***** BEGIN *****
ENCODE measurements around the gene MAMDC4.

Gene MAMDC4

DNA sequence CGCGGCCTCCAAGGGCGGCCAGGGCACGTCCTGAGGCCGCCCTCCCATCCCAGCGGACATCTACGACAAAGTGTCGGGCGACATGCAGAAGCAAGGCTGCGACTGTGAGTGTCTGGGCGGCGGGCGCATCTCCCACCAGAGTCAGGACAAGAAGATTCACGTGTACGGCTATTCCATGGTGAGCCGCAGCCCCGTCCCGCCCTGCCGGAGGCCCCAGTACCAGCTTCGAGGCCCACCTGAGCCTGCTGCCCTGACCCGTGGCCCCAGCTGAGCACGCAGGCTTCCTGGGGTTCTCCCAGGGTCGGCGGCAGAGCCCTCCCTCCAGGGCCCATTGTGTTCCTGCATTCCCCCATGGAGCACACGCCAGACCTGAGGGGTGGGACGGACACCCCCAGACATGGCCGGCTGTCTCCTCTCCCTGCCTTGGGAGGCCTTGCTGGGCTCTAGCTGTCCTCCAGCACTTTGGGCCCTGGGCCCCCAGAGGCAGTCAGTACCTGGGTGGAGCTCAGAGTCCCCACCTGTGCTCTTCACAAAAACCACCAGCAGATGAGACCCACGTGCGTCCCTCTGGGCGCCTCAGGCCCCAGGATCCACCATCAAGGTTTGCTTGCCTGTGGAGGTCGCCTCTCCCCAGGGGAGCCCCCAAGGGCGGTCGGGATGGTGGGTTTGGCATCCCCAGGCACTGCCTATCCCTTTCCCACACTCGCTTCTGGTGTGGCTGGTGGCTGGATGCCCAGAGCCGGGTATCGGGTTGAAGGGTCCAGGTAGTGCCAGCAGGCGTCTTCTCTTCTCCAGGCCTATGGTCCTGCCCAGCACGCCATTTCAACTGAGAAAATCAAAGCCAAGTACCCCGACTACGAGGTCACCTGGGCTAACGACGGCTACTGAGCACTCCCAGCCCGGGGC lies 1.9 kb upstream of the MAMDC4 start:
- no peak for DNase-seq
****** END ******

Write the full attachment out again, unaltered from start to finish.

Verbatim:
ENCODE measurements around the gene MAMDC4.

Gene MAMDC4

DNA sequence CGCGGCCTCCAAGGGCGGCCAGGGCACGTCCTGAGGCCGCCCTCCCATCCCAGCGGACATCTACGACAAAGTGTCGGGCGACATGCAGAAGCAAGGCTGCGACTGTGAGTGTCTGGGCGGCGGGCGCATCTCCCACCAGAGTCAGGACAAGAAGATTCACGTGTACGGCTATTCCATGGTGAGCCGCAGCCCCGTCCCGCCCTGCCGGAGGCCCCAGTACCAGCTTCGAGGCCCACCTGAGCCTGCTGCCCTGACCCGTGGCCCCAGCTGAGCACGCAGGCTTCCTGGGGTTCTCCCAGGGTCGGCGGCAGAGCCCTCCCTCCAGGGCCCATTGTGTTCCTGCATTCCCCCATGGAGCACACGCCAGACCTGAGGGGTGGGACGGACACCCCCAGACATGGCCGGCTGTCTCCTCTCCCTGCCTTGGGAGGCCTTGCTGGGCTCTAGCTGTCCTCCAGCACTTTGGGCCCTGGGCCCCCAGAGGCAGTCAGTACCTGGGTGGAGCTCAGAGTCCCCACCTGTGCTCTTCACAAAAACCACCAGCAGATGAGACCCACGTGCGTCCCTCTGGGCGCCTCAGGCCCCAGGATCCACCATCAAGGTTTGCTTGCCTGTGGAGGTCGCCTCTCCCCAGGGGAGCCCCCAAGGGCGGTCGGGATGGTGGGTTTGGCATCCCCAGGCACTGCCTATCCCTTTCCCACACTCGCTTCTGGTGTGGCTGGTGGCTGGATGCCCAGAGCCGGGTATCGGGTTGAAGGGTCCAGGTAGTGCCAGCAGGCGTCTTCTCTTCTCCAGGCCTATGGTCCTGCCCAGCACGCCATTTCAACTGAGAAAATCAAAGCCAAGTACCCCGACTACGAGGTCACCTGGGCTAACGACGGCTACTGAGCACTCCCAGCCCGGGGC lies 1.9 kb upstream of the MAMDC4 start:
- no peak for DNase-seq